Danielle Sargent and Julia Lund, owners of Honeybee Bouquets, are preparing for their busiest holiday. The two met waitressing at Mac’s Shack, an experience that has proved surprisingly helpful when their Wellfleet-based floral design studio gets inundated with orders. “You prep and prep and stress and then it’s over in six hours,” says Lund.
There are other things to do before Mother’s Day, like make graphics for marketing and cultivate collaborations with other businesses, but flowers are at the center of their work. Since starting their studio in 2020, they have established five growing locations, most on the properties of family members.
“I didn’t even ask,” says Lund. “I just showed up at my brother’s house one day and started digging holes.” They grow most of the flowers they sell, crafting bouquets that are “local and in-season” rather than “shipped in and laden with pesticides,” says Sargent.
In late April, the Honeybee workspace at Lund’s house in Wellfleet was already stocked with buckets full of daffodils, foraged bittersweet, and tulips that they planted in the fall and had recently harvested, pulling them bulb and all from the soil, which allows them to be stored for six to eight weeks in cold conditions.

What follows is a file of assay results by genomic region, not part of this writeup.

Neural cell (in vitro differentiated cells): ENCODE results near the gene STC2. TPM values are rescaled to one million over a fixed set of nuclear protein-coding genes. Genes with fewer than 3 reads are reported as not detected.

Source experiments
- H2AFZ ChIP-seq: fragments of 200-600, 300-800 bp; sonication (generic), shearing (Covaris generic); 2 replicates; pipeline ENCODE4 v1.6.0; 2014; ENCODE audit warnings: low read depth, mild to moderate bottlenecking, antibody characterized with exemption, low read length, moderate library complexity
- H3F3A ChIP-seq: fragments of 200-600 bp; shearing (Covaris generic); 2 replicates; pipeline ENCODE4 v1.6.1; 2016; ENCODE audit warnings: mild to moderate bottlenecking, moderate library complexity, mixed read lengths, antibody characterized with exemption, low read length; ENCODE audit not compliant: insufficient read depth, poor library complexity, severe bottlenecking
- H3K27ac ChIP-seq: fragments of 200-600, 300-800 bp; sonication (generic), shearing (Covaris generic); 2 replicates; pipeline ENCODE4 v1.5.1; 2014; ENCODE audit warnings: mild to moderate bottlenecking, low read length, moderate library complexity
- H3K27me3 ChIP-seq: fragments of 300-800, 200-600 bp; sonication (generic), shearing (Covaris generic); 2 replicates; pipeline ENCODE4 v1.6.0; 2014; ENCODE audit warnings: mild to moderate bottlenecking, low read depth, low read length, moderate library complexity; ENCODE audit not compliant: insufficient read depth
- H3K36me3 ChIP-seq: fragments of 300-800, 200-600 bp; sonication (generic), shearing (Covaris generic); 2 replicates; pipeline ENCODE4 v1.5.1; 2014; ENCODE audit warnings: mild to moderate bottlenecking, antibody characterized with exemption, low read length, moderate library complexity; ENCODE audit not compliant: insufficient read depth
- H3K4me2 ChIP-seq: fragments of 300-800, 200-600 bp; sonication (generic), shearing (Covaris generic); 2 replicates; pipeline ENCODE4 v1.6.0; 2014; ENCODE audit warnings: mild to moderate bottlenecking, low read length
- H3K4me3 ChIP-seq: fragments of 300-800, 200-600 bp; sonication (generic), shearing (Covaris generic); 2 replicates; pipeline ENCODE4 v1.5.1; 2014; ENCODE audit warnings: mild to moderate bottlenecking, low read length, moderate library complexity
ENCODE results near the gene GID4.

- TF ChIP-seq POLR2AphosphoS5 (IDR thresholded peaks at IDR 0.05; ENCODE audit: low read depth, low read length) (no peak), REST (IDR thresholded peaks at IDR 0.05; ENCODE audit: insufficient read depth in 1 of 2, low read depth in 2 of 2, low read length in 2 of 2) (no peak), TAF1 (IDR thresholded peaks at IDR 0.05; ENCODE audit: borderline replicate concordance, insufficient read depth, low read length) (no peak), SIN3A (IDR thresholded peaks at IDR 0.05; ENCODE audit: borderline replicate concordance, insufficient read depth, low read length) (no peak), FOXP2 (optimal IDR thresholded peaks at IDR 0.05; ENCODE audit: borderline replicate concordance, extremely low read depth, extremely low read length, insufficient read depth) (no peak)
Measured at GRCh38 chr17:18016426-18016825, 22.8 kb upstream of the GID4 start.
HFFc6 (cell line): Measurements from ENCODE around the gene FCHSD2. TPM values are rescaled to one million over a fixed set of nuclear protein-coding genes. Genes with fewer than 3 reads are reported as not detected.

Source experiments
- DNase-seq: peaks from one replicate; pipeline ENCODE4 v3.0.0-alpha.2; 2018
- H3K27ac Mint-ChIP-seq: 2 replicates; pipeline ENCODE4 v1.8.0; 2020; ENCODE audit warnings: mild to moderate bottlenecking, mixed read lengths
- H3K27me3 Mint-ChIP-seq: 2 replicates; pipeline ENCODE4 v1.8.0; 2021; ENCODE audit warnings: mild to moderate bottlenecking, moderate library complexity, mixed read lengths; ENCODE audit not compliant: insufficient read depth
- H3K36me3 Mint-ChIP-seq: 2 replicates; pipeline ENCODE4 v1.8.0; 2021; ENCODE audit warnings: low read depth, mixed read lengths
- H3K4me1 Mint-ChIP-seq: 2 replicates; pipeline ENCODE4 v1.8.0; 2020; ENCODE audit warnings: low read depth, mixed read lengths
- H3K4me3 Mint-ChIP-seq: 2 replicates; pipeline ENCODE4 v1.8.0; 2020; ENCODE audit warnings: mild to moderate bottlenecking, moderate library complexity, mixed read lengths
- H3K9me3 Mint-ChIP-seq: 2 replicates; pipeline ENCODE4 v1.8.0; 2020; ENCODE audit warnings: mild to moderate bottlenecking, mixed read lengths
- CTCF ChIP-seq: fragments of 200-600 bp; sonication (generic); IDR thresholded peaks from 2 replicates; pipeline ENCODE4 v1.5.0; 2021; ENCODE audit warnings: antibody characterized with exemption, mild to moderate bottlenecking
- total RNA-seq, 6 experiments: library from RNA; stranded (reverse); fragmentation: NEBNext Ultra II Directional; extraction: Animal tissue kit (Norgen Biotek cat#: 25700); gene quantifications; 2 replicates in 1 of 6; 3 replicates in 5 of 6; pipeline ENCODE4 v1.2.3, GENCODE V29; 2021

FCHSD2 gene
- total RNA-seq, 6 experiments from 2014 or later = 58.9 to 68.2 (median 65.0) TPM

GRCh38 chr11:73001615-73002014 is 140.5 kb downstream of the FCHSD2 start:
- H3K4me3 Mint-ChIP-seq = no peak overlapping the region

“I associate Mother’s Day with spring flowers like tulips and daffodils,” says Sargent. But their bouquets are based on what is fresh, adds Lund, so all planning is contingent on what is blooming. “Last year we had some stunning dark blue hydrangeas and almost-black calla lilies,” says Sargent.
They talk about flowers in the same way that painters talk about their artwork. Lund says she gravitates more toward tonal colors. “I go more toward yellows and light pink,” says Sargent. “Danielle goes for more space and movement,” says Lund. “I go for density.” They talk about “negative space,” “round and spiky shapes,” “circular spaces,” and “nuance” when describing the decision-making that goes into building a bouquet.